As aggravating factors, the board found a prior disciplinary record, a dishonest or selfish motive, a pattern of misconduct, multiple offenses, bad faith obstruction of the disciplinary proceeding by intentionally failing to comply with the rules or orders of the disciplinary agency, indifference to making restitution, and substantial experience in the practice of law (admitted 1977). The board determined that the record does not support any mitigating factors.
Turning to the issue of an appropriate sanction, the board determined that respondent's substantive misconduct occurred during the same time period as the misconduct subject of Barrios II and Barrios III. Accordingly, the board determined that the approach of Louisiana State Bar Ass'n v. Chatelain, 573 So.2d 470 (La.1991), is applicable to the substantive misconduct in this case.2 However, the board pointed out that respondent's failure to cooperate occurred outside of the time period subject to the Chatelain analysis. Therefore, for respondent's misconduct in failing to cooperate with the ODC in its investigation, the board recommended that the time period in which respondent can apply for readmission be extended by one year, to run consecutive to the extension ordered by this court in Barrios III. Finally, the board recommended that respondent be assessed with all costs of these proceedings and be ordered to make restitution to his client.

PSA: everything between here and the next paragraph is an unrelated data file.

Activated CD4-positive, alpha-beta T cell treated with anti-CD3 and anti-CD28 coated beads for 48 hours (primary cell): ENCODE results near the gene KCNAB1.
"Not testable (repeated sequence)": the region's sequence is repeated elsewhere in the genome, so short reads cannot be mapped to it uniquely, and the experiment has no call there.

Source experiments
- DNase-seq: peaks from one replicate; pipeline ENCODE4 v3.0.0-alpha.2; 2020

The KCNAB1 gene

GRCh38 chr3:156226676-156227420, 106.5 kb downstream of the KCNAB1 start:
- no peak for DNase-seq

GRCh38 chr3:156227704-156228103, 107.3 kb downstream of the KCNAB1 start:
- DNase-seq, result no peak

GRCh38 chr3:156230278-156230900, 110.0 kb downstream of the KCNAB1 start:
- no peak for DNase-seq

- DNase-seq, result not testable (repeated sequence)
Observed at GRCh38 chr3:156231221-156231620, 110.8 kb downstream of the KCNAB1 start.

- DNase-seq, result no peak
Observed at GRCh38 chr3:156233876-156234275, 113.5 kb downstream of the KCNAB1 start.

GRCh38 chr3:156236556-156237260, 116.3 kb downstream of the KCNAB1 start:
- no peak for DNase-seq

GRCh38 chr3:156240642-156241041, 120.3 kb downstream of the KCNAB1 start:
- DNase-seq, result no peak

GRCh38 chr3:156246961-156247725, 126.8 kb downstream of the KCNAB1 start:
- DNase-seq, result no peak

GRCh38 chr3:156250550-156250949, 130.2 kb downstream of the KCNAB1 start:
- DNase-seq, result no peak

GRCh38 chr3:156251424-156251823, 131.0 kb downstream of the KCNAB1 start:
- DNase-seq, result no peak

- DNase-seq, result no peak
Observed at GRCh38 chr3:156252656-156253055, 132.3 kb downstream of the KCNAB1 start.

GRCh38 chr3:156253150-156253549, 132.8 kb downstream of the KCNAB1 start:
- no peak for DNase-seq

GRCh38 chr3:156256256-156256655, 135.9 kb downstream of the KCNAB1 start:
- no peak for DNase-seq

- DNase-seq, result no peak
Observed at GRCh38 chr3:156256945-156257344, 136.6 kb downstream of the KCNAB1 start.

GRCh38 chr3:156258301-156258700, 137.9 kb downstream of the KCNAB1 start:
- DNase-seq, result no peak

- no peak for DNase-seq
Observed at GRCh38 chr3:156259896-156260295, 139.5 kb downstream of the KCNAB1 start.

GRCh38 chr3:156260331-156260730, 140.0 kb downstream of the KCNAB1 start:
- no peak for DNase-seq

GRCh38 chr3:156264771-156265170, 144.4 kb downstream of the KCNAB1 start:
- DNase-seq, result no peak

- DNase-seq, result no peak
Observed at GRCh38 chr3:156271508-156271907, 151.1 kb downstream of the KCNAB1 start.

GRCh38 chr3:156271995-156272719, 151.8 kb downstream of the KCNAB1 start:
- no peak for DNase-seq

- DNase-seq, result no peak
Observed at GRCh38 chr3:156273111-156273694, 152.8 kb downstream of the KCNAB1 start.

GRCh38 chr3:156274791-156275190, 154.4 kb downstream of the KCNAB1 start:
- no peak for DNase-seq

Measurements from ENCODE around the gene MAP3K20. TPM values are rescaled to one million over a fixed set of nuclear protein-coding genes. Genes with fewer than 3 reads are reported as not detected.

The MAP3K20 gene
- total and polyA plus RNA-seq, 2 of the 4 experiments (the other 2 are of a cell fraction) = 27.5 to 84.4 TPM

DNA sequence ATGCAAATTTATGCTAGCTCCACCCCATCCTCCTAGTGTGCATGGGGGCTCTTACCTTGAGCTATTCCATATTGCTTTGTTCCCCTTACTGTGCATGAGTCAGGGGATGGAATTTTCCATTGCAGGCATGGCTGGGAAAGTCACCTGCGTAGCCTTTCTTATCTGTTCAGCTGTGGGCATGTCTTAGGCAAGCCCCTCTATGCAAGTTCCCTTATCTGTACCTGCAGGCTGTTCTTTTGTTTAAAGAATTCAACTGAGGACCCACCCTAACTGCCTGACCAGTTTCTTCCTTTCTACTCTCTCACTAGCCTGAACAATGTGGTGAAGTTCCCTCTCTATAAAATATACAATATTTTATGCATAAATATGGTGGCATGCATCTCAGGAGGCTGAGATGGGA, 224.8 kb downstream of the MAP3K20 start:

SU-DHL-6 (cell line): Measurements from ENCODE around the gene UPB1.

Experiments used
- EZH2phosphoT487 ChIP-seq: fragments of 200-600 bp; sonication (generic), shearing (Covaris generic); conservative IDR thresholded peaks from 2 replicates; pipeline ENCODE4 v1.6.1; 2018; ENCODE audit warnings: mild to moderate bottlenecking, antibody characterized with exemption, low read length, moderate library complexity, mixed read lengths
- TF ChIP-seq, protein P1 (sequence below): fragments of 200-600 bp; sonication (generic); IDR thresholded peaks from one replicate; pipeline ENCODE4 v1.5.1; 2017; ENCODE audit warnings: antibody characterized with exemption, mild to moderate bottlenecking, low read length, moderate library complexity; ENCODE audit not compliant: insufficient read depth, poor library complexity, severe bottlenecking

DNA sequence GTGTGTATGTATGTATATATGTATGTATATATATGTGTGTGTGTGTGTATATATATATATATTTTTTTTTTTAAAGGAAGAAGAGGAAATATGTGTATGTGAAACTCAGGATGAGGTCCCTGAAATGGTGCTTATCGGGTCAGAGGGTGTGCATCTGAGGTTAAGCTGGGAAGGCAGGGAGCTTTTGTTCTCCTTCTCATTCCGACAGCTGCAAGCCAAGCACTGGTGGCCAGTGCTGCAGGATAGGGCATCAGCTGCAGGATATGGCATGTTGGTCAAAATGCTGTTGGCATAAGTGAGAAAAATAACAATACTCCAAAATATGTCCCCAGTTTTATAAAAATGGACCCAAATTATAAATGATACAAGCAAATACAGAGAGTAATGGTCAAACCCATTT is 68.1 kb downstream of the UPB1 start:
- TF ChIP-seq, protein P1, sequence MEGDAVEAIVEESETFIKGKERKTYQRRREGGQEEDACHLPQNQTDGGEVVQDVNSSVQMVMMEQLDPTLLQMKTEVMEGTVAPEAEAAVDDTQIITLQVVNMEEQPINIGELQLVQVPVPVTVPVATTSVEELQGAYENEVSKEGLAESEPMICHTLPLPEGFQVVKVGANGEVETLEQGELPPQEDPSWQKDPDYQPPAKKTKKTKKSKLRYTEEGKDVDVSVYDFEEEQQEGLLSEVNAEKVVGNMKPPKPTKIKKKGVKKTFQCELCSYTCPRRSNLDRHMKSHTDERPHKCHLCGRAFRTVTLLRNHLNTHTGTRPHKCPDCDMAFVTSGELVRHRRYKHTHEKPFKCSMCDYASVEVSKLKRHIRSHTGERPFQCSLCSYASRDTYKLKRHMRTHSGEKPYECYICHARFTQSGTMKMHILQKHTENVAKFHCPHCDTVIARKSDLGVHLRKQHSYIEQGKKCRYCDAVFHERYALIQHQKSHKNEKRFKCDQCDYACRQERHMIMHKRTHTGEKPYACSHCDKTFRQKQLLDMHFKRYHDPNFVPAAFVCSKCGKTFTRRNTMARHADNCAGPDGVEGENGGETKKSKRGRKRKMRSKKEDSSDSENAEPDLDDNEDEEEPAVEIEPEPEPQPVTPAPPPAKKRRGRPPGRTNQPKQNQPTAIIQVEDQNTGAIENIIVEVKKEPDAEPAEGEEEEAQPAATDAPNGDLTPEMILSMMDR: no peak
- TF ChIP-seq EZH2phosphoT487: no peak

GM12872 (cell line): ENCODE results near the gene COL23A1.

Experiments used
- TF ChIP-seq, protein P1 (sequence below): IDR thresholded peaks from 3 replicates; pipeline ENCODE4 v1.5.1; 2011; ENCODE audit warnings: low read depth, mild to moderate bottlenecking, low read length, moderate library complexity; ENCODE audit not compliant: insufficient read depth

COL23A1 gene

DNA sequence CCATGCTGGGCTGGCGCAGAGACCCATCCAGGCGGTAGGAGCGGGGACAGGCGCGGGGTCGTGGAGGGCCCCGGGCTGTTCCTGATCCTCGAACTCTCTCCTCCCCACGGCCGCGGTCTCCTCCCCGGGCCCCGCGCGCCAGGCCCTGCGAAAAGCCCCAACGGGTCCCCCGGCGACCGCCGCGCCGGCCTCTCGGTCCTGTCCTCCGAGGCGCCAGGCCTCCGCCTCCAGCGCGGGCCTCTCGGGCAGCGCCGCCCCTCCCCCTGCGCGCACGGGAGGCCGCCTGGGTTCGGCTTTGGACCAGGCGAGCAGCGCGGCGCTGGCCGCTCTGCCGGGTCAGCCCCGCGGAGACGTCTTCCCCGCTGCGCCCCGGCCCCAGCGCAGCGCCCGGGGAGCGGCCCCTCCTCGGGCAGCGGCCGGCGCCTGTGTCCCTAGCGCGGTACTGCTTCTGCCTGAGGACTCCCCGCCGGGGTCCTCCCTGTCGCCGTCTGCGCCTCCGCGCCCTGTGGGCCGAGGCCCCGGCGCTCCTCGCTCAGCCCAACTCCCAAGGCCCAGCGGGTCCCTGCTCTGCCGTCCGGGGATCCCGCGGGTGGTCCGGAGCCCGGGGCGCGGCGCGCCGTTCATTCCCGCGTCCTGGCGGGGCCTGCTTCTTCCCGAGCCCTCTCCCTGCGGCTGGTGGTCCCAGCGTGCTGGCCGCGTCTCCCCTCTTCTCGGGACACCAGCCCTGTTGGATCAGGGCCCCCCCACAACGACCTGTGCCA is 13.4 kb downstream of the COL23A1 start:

Neither respondent nor the ODC filed an objection to the disciplinary board's recommendation.
Bar disciplinary matters fall within the original jurisdiction of this court. La. Const. art. V, § 5(B). Consequently, we act as triers of fact and conduct an independent review of the record to determine whether the alleged misconduct has been proven by clear and convincing evidence. In re: Banks, 09–1212 (La.10/2/09), 18 So.3d 57.
In cases in which the lawyer does not answer the formal charges, the factual allegations of those charges are deemed admitted. Supreme Court Rule XIX, § 11(E)(3). Thus, the ODC bears no additional burden to prove the factual allegations contained in the formal charges after those charges have been deemed admitted. However, the language of § 11(E)(3) does not encompass legal conclusions that flow from the factual allegations. If the legal conclusion the ODC seeks to prove (i.e., a violation of a specific rule) is not readily apparent from the deemed admitted facts, additional evidence may need to be submitted in order to prove the legal conclusions that flow from the admitted factual allegations. In re: Donnan, 01–3058 (La.1/10/03), 838 So.2d 715.